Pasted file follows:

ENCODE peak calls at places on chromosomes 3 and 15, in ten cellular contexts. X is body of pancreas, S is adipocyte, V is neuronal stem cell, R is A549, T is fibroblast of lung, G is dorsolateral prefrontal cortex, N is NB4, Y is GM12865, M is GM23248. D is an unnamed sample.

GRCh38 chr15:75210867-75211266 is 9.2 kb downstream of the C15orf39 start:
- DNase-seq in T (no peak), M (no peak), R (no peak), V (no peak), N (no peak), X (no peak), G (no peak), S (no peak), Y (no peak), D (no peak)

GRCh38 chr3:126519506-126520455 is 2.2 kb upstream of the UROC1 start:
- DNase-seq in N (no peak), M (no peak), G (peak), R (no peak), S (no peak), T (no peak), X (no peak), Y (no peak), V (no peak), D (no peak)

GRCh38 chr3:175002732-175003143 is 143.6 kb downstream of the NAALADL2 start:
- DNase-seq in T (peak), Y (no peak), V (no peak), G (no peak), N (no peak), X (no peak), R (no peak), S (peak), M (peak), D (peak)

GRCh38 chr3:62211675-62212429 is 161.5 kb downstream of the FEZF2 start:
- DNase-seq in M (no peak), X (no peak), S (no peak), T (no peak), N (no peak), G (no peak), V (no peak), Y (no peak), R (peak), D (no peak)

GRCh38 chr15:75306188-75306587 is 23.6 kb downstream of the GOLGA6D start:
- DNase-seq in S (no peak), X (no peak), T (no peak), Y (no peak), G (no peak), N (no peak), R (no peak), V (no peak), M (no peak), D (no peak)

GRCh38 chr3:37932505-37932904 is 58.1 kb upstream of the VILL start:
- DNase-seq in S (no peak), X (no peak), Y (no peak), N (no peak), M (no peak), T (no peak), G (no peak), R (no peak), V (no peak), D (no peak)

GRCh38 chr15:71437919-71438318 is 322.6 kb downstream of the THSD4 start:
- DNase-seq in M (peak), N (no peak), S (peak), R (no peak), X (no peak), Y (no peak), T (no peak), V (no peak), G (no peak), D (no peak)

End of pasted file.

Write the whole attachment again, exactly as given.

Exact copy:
ENCODE peak calls at places on chromosomes 3 and 15, in ten cellular contexts. X is body of pancreas, S is adipocyte, V is neuronal stem cell, R is A549, T is fibroblast of lung, G is dorsolateral prefrontal cortex, N is NB4, Y is GM12865, M is GM23248. D is an unnamed sample.

GRCh38 chr15:75210867-75211266 is 9.2 kb downstream of the C15orf39 start:
- DNase-seq in T (no peak), M (no peak), R (no peak), V (no peak), N (no peak), X (no peak), G (no peak), S (no peak), Y (no peak), D (no peak)

GRCh38 chr3:126519506-126520455 is 2.2 kb upstream of the UROC1 start:
- DNase-seq in N (no peak), M (no peak), G (peak), R (no peak), S (no peak), T (no peak), X (no peak), Y (no peak), V (no peak), D (no peak)

GRCh38 chr3:175002732-175003143 is 143.6 kb downstream of the NAALADL2 start:
- DNase-seq in T (peak), Y (no peak), V (no peak), G (no peak), N (no peak), X (no peak), R (no peak), S (peak), M (peak), D (peak)

GRCh38 chr3:62211675-62212429 is 161.5 kb downstream of the FEZF2 start:
- DNase-seq in M (no peak), X (no peak), S (no peak), T (no peak), N (no peak), G (no peak), V (no peak), Y (no peak), R (peak), D (no peak)

GRCh38 chr15:75306188-75306587 is 23.6 kb downstream of the GOLGA6D start:
- DNase-seq in S (no peak), X (no peak), T (no peak), Y (no peak), G (no peak), N (no peak), R (no peak), V (no peak), M (no peak), D (no peak)

GRCh38 chr3:37932505-37932904 is 58.1 kb upstream of the VILL start:
- DNase-seq in S (no peak), X (no peak), Y (no peak), N (no peak), M (no peak), T (no peak), G (no peak), R (no peak), V (no peak), D (no peak)

GRCh38 chr15:71437919-71438318 is 322.6 kb downstream of the THSD4 start:
- DNase-seq in M (peak), N (no peak), S (peak), R (no peak), X (no peak), Y (no peak), T (no peak), V (no peak), G (no peak), D (no peak)